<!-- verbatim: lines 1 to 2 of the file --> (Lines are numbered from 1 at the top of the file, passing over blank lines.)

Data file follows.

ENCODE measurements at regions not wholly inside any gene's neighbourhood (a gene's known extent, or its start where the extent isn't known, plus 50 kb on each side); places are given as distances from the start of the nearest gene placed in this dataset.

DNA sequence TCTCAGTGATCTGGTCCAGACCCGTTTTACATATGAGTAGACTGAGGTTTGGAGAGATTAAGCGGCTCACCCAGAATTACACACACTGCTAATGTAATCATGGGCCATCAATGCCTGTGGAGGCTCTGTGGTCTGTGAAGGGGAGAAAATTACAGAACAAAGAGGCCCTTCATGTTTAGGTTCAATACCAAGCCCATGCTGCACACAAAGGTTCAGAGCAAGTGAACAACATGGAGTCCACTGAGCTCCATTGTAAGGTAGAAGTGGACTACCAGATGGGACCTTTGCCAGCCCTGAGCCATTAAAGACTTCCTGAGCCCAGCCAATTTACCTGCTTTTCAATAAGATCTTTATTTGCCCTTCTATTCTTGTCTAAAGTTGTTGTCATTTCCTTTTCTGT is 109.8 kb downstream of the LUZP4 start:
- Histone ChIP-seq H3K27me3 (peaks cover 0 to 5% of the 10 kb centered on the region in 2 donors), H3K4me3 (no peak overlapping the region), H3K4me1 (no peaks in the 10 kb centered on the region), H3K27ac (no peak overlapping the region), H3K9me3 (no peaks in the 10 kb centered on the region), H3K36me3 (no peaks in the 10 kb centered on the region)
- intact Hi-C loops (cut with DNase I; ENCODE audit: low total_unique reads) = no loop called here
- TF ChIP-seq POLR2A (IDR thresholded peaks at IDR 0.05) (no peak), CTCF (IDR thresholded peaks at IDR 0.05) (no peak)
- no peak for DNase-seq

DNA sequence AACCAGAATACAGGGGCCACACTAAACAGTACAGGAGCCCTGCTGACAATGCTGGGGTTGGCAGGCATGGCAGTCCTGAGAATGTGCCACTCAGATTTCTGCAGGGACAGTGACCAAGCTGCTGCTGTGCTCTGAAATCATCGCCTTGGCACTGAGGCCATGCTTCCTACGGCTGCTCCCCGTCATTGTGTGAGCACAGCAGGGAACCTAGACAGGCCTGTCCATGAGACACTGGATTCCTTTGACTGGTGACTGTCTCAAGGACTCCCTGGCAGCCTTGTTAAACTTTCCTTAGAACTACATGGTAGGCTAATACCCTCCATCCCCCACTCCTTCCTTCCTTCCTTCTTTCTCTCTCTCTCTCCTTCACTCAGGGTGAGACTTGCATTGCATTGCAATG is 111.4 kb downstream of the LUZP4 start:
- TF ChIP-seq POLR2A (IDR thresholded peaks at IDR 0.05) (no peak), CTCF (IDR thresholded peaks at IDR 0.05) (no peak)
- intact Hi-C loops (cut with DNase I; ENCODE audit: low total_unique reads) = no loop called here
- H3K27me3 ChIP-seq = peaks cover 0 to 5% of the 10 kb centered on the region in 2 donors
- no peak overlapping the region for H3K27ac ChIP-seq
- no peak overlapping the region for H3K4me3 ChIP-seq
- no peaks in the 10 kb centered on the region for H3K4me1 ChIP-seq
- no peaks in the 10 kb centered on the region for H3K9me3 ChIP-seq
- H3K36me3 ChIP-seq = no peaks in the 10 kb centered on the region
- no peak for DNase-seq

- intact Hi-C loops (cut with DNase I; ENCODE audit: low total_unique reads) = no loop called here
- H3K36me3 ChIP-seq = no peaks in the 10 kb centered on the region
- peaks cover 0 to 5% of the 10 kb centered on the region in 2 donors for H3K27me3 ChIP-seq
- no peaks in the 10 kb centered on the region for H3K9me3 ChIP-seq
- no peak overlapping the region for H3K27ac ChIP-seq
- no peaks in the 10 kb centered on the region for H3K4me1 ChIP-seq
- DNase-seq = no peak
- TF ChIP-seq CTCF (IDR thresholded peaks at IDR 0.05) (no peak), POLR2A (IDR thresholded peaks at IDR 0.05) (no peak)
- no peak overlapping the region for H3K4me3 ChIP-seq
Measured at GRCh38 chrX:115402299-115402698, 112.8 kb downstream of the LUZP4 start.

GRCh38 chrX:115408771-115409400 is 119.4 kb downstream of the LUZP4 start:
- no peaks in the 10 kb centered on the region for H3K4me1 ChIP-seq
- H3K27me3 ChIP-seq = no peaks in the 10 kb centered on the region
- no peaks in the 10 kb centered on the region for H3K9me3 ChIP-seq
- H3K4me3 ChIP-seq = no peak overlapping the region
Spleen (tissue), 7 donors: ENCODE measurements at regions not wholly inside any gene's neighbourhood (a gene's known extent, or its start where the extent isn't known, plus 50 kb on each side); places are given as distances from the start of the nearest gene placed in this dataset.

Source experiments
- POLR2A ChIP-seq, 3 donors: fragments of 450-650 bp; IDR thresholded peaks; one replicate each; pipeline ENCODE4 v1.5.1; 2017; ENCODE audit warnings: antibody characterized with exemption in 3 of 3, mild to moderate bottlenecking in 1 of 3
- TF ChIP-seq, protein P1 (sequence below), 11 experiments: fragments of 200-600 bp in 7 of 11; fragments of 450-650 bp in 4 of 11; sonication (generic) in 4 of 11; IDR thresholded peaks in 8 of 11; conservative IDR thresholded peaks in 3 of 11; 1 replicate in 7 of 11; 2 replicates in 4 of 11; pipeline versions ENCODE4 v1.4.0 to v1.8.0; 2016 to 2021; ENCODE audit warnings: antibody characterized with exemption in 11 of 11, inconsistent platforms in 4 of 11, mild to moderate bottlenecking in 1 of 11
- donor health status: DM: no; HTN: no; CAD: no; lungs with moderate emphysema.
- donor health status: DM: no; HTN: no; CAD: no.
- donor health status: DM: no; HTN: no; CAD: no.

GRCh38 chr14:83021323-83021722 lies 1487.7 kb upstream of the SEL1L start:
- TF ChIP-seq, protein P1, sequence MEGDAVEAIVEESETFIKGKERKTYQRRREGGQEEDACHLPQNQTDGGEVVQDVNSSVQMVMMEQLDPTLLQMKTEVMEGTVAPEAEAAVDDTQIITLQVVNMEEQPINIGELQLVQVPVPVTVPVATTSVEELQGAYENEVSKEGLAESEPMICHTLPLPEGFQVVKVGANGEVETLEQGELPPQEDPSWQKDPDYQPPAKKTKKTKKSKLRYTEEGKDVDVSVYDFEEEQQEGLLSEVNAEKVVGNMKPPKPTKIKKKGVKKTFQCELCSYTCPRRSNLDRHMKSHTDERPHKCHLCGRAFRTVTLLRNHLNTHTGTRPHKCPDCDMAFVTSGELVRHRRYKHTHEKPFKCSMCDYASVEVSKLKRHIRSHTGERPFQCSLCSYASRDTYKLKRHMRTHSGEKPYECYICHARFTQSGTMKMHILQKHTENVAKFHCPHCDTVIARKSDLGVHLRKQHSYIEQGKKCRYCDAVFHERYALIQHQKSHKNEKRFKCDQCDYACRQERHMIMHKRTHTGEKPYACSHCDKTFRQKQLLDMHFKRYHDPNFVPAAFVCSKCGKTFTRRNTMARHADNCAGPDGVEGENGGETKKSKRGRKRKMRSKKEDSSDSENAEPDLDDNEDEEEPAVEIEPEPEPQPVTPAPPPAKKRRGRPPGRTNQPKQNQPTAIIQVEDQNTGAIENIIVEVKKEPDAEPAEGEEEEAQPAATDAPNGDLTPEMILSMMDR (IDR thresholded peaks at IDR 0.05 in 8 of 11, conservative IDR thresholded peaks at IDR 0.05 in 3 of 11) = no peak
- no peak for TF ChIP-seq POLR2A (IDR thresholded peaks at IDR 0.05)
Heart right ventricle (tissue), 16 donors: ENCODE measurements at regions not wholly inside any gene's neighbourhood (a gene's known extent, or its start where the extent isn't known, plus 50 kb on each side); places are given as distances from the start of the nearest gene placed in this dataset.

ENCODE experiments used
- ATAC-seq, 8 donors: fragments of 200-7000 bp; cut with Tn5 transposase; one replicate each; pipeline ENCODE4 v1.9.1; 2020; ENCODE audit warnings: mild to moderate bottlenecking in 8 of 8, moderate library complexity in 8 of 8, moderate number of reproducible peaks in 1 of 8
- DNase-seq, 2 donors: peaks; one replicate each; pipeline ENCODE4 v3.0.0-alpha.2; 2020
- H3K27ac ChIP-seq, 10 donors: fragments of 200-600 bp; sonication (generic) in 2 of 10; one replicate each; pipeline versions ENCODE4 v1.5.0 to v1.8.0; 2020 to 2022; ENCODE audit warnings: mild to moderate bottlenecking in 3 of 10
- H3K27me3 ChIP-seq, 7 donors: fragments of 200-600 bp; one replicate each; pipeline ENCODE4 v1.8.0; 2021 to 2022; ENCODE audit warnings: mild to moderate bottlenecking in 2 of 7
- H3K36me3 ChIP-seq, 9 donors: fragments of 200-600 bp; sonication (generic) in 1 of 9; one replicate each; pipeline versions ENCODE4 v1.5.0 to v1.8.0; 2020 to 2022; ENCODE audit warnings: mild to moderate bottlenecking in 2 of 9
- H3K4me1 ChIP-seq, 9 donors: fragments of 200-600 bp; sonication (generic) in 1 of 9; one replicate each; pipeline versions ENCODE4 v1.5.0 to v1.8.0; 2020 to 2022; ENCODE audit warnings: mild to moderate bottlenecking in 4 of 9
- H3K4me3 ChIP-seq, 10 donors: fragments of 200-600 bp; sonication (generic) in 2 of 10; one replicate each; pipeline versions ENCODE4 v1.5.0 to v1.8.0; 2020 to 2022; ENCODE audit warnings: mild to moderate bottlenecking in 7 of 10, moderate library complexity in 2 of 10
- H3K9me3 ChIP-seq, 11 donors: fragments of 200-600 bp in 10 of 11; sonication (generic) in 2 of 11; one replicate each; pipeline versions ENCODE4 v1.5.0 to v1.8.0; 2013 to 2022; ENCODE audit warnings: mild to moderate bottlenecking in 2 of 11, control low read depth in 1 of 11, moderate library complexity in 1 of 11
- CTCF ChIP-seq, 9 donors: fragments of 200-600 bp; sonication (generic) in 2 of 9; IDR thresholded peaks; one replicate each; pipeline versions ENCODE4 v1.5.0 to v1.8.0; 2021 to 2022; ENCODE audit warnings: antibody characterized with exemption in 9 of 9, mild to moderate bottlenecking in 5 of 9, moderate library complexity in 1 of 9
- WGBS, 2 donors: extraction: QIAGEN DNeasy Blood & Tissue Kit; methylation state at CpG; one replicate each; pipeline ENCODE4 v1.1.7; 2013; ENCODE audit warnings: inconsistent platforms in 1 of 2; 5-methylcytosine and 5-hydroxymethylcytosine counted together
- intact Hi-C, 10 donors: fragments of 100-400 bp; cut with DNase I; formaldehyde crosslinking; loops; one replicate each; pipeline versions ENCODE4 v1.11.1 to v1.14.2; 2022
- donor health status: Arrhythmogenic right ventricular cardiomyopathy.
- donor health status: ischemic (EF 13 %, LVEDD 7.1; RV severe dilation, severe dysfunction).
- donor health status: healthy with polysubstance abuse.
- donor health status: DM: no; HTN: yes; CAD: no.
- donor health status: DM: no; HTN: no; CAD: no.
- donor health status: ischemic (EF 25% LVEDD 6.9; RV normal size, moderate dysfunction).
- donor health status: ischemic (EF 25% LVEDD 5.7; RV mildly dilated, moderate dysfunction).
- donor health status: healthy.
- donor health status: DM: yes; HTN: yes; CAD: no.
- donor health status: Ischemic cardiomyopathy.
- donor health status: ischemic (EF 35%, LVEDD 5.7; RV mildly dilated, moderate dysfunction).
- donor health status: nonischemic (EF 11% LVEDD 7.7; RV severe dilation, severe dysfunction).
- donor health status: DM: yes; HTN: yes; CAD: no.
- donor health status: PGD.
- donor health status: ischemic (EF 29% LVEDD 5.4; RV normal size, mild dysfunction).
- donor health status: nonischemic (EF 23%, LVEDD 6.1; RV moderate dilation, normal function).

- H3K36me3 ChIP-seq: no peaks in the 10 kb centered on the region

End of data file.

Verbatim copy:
ENCODE measurements at regions not wholly inside any gene's neighbourhood (a gene's known extent, or its start where the extent isn't known, plus 50 kb on each side); places are given as distances from the start of the nearest gene placed in this dataset.

DNA sequence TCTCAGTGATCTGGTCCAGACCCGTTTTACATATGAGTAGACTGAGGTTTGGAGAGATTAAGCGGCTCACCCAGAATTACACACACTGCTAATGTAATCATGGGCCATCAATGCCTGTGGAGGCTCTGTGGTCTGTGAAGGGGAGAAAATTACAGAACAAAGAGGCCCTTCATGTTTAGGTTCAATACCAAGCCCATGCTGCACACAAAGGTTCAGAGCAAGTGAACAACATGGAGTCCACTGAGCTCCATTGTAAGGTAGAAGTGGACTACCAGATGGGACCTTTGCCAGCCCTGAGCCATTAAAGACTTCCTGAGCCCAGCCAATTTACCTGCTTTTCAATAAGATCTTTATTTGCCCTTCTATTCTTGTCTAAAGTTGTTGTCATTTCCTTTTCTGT is 109.8 kb downstream of the LUZP4 start: